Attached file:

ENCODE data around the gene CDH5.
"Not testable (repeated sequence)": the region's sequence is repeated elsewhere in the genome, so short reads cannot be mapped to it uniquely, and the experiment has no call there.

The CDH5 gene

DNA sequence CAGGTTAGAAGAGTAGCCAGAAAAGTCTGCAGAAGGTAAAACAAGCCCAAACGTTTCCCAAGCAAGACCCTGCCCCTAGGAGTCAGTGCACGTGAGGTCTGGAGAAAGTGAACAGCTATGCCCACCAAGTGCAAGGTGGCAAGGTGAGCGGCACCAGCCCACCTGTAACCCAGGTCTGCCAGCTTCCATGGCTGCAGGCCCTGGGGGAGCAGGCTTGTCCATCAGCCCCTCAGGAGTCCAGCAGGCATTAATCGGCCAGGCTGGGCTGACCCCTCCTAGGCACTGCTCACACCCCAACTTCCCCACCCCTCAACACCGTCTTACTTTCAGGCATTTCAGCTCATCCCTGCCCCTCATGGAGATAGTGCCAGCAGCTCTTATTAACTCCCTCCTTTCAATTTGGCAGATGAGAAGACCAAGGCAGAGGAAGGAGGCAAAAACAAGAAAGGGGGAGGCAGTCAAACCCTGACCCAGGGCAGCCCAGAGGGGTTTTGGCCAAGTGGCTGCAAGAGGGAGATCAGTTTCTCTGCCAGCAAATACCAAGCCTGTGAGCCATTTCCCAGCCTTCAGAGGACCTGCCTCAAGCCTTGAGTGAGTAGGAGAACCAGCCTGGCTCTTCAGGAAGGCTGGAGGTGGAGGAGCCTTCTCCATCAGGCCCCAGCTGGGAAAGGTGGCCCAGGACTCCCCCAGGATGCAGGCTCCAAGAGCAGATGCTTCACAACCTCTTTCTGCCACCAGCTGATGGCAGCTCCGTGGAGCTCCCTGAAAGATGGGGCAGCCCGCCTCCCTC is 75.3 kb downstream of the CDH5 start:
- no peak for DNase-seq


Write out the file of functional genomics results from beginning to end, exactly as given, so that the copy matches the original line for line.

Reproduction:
ENCODE data around the gene CDH5.
"Not testable (repeated sequence)": the region's sequence is repeated elsewhere in the genome, so short reads cannot be mapped to it uniquely, and the experiment has no call there.

The CDH5 gene

DNA sequence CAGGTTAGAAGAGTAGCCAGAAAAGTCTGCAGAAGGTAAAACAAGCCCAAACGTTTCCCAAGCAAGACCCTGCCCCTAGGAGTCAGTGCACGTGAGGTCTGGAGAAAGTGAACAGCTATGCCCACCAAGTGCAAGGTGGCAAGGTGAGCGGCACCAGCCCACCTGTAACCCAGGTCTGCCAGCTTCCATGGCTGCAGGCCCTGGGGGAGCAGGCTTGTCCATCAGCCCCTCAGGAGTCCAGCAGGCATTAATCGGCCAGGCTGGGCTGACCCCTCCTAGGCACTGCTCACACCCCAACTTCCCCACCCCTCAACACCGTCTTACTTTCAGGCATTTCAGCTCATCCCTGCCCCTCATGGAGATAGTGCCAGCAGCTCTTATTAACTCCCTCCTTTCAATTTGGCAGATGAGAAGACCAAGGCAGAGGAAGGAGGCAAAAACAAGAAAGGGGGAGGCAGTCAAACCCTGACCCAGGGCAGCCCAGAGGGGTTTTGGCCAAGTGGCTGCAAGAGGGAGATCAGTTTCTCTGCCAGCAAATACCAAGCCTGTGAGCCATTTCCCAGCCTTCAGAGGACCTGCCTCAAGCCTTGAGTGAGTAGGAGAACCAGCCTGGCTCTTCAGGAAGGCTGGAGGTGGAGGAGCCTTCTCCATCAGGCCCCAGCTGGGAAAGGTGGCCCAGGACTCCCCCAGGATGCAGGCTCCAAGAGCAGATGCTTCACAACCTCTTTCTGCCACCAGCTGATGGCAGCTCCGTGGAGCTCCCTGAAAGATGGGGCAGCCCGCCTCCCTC is 75.3 kb downstream of the CDH5 start:
- no peak for DNase-seq